“The Viaduc is really starting the change,” says Cegarra. “Not only are there more events, and more interaction with the public, there is much more cohesion between all the artisans of the Viaduc today.” Le Four frequently collaborates with Mydriaz (83 avenue Daumesnil), a design studio founded by three young artisan bronze workers who now create the stems and fixtures for Wintrebert’s lamps. In a similar way Atienza frequently trades tips, materials and tools with his neighbour, the master leather craftsman Serge Amoruso (37 avenue Daumesnil), while lithographer Stéphane Guilbaud of the eponymous art printing studio (63 avenue Daumesnil), couldn’t be happier to have an expert in restoring works of art on paper as his voisine – Mary Cattaneo of Atelier Cattaneo (71 avenue Daumesnil).
The Viaduc des Arts offers the public a chance to discover the work of exceptional artisans like Guilbaud. “It was a dream for me to find a place like this,” says Guilbaud, who moved his giant 19th-century lithography press into the Viaduc des Arts three years ago. “The arches themselves are so pleasant to work in, and there’s this ambience that comes from being surrounded by so many other artisans, even if their professions are often light years from my own. Being here has created a real dynamic, which becomes obvious during events like the Journées européennes des métiers d’art (the annual European arts and crafts days celebration).”
There are fewer than 100 active Masters of Art in all of France, yet in the Viaduc des Arts, Guilbaud isn’t the only laureate. Michel Heurtault of Parasolerie Heurtault, a one-of-a-kind umbrella workshop at 85 avenue Daumesnil, received the honour in 2013. Heurtault is one of a handful of individuals in the world capable of creating umbrellas and parasols using exclusively 19th- and 18th-century techniques and natural materials. His designs cover the heads of European royals and haute-couture models, as well as actresses in period-piece productions on stage and screen. But an Heurtault umbrella is less a nostalgic throwback than a rejection of our modern throwaway culture. “The umbrellas we make here today demand a lot of patience,” he says, “but that’s what it takes to create an object not only of beauty, but an object which will last a lifetime – that is to say the opposite of everything else made today.”
That same description could apply to the creations of Étienne Dulin, whose copper pots, skillets, omelette pans and cake moulds are used by three-star chefs around the world. Owner of the Atelier du Cuivre, Dulin founded an outpost of this 200-year-old copper manufacturer in the Viaduc des Arts in 1995. It evolved into the Atelier des Arts Culinaires (111 avenue Daumesnil), a showcase of French culinary craftsmanship. Chefs bring their copperware here for repairs by Ahmed Mouffok, a master turner who also manufactures copper tumbler drinking glasses on site.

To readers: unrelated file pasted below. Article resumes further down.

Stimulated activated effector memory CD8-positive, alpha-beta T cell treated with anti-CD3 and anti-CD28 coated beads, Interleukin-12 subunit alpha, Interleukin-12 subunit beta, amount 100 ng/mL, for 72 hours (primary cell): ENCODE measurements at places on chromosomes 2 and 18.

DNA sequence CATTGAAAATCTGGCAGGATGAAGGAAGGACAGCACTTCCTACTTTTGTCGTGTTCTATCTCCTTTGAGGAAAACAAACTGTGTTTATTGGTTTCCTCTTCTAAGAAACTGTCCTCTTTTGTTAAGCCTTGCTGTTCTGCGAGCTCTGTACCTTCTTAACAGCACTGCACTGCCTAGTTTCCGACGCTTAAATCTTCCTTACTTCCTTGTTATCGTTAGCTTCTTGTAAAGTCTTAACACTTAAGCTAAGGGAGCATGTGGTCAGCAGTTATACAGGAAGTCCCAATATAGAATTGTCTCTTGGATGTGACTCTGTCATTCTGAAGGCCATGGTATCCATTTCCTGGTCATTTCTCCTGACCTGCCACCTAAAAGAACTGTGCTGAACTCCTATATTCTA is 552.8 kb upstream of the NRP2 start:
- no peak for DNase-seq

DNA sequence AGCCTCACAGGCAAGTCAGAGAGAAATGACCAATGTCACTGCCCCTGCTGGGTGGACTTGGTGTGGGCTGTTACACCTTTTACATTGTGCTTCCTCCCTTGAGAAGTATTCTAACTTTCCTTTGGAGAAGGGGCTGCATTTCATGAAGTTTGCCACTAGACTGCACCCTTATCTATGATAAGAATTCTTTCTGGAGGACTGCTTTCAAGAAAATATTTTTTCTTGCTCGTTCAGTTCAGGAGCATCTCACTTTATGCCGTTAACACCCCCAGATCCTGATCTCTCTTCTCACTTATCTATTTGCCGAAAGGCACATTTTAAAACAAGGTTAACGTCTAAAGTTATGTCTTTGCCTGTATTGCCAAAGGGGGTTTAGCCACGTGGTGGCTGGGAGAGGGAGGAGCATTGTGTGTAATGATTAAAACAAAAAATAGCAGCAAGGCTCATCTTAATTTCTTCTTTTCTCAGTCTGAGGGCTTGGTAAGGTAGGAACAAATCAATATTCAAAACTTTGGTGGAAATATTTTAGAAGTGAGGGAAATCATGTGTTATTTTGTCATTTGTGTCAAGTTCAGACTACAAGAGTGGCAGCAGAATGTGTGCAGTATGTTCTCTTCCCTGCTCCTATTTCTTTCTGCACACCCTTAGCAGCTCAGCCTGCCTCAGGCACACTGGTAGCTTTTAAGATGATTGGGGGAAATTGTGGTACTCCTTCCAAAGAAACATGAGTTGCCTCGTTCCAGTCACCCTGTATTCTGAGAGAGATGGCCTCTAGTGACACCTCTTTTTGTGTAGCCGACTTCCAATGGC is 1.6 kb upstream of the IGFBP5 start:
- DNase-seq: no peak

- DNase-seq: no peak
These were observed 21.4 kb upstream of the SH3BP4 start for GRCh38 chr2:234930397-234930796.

Further confirming how seriously the French take their culinary arts, in 2015 the Viaduc welcomed a chocolate-making workshop into this artisan stronghold. “Atelier C (123 avenue Daumesnil) was very lucky to be chosen,” says maître chocolatier Christophe Berthelot-Sampic. “Though it’s not traditionally the case, the City judged that chocolate making could be considered an arts and crafts profession.” Granted, Berthelot-Sampic is not your average chocolate maker. Using only the rarest, most aromatic cocoa beans from Mexico and Madagascar, Berthelot-Sampic makes chocolate like a winemaker, drawing out the specificities of different plantations, varieties, and harvests. A passionate educator, his bean-to-bar workshop is unique – you start with cocoa beans and a traditional Mesoamerican metate stone grinder, and you finish with your very own chocolate bar in your hand.
All along the Viaduc des Arts, craftsmanship is lived and shared, celebrated and – yes – sometimes even eaten too.
53 avenue Daumesnil, Tel. +33 (0)1 46 28 98 41
Before opening his bespoke shoe company in 2015, Philippe Atienza worked for decades in the world of luxury shoes, eventually rising to director general of Massaro, maker of iconic haute-couture footwear. He has now returned to the essence of his craft, creating both timeless and timely designs for men and women, entirely by hand, using turn- of-the-century tools and the rarest of leathers.
ATELIER STÉPHANE GUILBAUD
63 avenue Daumesnil, Tel. +33 (0)9 81 83 58 67
A world-renowned art lithographer, in 2010 Stéphane Guilbaud was awarded the title Maître d’art (Master of Art) by France’s Ministry of Culture. Now working in a spacious, windowed Viaduc atelier, the public can watch Guilbaud use his 19th-century press and peruse his vast gallery of rare prints.
85 avenue Daumesnil, Tel. +33 (0)1 44 73 45 71
Michel Heurtault had a career as a high-flying costumier, equipping the opera and creating corsets for the Christian Dior fashion house, but he left that in 2008 to embrace his childhood passion for the umbrella. Blending haute-couture extravagance and unparalleled craftsmanship, Heurtault uses precious woods and damask silk to create umbrellas and parasols to last a lifetime.
101 avenue Daumesnil, Tel. +33 (0)1 40 29 91 59
Founded in 2015 by the brilliant glass artist Jeremy Maxwell Wintrebert, Le Four (or ‘the furnace’) is today the only glass-blowing studio in Paris. Jeremy’s ceiling lamps have hung in Calvin Klein’s NewYork flagship store, his art installations in London’s V&A Museum, but Le Four’s team of young glass blowers also create glass work for daily life, from vases to lovely table services.
ATELIER DES ARTS CULINAIRES
111 avenue Daumesnil, Tel. +33 (0)1 43 40 20 20
First opening as a Paris branch of l’Atelier du cuivre – the historic Normandy manufacturer of French chefs’ most beloved copper pans – this workshop boutique evolved to showcase craftsmanship from across France. Foodies and chefs come for de Buyer utensils, Lion Sabatier cutlery, Wismer meat slicers, the repair service and the cooking workshops.
123 avenue Daumesnil, Tel. +33 (0)6 76 53 63 37
Atelier C’s Christophe Berthelot-Sampic is a maître chocolatier shop with a mission: to introduce chocolate lovers to the vast aromatic palette of true, grand cru chocolate. Approaching chocolate like wine, he highlights the distinctive flavours of each cocoa plantation, variety and vintage. He also teaches you how to make your own chocolate – from ‘bean to bar’ – in one remarkable workshop.
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From France Today magazine